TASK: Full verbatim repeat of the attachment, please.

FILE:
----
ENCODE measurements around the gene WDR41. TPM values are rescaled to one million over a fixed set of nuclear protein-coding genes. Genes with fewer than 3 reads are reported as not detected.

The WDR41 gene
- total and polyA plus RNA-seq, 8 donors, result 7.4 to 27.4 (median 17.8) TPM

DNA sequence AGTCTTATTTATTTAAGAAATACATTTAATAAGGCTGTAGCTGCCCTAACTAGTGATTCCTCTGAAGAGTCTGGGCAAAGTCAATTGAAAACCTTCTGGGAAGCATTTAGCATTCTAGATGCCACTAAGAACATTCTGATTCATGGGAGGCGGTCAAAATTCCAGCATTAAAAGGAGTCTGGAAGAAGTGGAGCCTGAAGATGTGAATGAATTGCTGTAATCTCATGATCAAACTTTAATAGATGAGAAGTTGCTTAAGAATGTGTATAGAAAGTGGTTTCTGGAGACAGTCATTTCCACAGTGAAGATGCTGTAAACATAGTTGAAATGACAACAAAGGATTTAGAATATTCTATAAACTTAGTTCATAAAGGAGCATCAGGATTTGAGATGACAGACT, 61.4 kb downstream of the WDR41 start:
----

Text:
ENCODE measurements around the gene WDR41. TPM values are rescaled to one million over a fixed set of nuclear protein-coding genes. Genes with fewer than 3 reads are reported as not detected.

The WDR41 gene
- total and polyA plus RNA-seq, 8 donors, result 7.4 to 27.4 (median 17.8) TPM

DNA sequence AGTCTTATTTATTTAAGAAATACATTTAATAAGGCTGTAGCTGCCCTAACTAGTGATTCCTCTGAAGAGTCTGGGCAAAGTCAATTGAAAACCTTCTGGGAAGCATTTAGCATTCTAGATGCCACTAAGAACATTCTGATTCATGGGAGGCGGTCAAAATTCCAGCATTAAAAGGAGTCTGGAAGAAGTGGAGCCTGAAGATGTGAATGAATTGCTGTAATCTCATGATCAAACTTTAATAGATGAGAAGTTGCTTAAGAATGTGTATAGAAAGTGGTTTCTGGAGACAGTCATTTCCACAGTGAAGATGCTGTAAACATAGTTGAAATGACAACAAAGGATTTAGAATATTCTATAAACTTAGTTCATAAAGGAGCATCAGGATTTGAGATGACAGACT, 61.4 kb downstream of the WDR41 start: